THE RACE: Romney sees opening on foreign policy

Associated Press
Republican presidential candidate, former Massachusetts Gov. Mitt Romney greets cadets after delivering a foreign policy speech at Virginia Military Institute (VMI) in Lexington, Va., Monday, Oct. 8, 2012. (AP Photo/Charles Dharapak)
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In turning to foreign policy, Mitt Romney is playing to a traditionally Republican strength while trying to build on momentum from his winning performance in last week's presidential debate.

He's also resurrecting an old GOP theme: that President Barack Obama's policies have reduced U.S. influence around the world — particularly in the Middle East.

"If America doesn't lead, others will, others who don't share our interests or our values," Romney told an audience Monday at Virginia Military Institute.

Romney has suggested in the past that Obama had "apologized" for U.S. behavior and values while overseas, an accusation not borne out by the facts.

While he didn't use such words on Monday, he said that friends and allies want more, not less, American leadership and that, "We must show them that we still have faith in ourselves."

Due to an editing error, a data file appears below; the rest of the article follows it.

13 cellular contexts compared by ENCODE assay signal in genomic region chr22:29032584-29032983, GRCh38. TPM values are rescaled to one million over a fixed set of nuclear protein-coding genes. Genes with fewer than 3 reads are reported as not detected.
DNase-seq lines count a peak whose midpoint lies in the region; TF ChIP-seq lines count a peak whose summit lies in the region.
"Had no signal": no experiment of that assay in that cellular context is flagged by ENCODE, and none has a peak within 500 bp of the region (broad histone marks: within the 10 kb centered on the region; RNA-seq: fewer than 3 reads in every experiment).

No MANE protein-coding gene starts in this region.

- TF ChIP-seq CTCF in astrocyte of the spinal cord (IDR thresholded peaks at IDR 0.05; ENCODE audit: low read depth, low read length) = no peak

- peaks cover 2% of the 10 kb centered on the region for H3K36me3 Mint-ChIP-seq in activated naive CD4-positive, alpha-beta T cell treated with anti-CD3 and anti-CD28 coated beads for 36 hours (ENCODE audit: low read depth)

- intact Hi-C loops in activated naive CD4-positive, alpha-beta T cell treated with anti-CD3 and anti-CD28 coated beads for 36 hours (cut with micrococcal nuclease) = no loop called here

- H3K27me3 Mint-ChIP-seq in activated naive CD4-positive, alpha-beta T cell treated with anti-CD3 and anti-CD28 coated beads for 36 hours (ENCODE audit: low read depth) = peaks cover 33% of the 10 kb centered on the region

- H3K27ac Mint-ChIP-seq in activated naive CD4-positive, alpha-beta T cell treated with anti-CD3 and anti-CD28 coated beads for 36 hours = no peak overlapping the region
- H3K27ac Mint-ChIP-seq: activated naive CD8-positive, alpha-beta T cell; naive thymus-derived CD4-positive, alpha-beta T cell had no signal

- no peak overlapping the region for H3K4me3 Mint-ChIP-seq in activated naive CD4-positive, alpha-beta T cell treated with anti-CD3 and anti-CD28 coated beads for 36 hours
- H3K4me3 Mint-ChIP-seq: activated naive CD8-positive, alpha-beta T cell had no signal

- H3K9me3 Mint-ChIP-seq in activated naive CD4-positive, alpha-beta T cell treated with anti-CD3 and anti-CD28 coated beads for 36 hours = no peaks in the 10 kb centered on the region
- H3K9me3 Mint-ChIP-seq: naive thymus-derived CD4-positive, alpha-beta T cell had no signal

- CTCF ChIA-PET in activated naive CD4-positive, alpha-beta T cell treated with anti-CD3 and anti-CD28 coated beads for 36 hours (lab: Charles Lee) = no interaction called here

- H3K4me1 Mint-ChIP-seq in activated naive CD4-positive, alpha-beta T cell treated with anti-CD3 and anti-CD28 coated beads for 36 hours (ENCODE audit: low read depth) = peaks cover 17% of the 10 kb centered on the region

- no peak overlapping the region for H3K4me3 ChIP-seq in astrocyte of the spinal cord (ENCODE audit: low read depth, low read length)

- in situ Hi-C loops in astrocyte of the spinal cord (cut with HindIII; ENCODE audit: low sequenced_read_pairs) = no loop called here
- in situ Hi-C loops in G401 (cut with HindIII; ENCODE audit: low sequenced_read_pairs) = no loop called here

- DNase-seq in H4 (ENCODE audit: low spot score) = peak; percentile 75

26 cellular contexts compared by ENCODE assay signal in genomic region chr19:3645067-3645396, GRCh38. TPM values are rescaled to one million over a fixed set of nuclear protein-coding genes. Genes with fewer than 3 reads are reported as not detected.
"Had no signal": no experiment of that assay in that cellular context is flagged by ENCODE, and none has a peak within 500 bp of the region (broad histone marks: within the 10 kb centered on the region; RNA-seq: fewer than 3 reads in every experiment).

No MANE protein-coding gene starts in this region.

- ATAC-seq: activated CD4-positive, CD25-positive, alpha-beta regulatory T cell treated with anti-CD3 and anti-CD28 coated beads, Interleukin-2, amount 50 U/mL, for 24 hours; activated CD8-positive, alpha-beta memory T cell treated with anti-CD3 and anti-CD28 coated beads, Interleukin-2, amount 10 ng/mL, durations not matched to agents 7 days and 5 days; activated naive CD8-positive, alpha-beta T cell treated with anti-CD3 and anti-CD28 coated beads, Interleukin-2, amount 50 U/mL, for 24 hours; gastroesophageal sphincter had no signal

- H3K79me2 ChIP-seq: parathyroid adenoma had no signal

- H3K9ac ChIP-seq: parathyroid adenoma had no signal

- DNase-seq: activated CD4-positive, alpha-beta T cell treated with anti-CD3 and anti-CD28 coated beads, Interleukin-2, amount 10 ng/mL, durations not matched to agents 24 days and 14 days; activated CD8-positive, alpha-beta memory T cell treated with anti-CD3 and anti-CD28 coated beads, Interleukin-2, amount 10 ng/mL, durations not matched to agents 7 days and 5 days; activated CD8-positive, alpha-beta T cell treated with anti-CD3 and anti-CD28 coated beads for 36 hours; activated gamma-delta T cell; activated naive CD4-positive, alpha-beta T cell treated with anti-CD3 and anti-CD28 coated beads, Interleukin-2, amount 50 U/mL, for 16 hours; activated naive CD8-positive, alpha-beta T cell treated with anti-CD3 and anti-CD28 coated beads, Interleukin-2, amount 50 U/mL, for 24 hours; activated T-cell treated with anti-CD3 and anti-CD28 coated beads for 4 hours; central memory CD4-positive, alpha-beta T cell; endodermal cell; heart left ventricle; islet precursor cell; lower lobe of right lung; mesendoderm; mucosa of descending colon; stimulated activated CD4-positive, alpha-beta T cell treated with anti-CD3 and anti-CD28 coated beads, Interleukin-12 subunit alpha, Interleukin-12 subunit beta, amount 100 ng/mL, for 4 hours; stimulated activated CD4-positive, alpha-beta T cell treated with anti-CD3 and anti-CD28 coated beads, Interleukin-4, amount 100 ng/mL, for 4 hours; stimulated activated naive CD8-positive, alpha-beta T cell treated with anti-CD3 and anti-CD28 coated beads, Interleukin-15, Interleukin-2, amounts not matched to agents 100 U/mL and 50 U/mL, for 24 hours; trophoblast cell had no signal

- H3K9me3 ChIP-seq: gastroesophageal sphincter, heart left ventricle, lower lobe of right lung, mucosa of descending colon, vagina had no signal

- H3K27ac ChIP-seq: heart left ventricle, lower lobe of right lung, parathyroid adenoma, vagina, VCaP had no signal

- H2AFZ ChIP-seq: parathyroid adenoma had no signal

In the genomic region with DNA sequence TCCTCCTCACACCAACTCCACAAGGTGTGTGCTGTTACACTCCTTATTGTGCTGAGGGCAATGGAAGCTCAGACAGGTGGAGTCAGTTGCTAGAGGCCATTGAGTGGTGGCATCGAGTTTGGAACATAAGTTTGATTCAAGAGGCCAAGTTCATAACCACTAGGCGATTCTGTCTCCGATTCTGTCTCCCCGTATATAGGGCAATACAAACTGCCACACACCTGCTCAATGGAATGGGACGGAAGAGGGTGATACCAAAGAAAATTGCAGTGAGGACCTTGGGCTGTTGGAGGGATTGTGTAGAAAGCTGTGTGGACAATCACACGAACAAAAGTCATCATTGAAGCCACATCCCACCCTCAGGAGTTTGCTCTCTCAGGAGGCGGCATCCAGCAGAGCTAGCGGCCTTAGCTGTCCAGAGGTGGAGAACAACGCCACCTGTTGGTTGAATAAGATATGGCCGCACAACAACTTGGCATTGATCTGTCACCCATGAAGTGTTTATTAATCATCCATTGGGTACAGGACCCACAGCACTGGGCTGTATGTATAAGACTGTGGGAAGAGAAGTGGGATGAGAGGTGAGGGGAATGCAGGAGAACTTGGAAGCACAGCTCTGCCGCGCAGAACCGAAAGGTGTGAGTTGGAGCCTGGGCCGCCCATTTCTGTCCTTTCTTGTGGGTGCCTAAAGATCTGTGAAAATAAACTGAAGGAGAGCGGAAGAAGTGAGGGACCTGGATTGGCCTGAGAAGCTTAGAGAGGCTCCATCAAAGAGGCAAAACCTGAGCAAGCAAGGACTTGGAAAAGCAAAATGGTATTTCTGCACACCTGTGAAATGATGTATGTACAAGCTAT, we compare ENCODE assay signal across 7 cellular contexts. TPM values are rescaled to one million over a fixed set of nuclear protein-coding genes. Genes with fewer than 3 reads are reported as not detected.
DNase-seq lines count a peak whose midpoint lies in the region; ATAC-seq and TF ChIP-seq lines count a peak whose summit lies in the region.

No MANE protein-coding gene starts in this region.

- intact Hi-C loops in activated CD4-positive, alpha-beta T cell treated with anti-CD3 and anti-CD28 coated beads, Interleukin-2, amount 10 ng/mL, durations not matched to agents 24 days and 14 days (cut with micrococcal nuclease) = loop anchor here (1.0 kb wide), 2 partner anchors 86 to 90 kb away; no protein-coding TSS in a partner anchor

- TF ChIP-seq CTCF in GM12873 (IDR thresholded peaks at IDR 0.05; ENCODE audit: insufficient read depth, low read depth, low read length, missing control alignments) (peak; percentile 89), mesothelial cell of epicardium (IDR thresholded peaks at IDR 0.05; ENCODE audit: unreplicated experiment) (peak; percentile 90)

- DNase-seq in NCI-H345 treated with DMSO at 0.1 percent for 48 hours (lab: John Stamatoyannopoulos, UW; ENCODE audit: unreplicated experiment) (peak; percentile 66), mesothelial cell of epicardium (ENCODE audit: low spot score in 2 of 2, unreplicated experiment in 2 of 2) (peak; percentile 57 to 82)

Polls have shown that Obama generally does better on handling national security and foreign policy issues than the former Massachusetts governor.

Romney generally has dwelled more on U.S. economic woes. But with the economy showing some recent employment gains and last month's deadly attack on the U.S. diplomatic mission in Libya and anti-U.S. protests in Egypt, his team saw a new opening on foreign policy.

Fighting back, Obama's campaign released a new TV ad in Virginia denouncing Romney's foreign-affairs policies as "reckless" and "amateurish."

"We're not going to be lectured by someone who's been an unmitigated disaster on foreign policy every time he's dipped his toe in the foreign policy waters," campaign spokeswoman Jen Psaki said.

Romney also planned a rally in Newport News, Va.

On the other side of the country, Obama had three fundraisers in San Francisco and was declaring a national monument at the home of Cesar Chavez, the deceased founder of the United Farmworkers — a move no doubt calculated to help rally Latino support.

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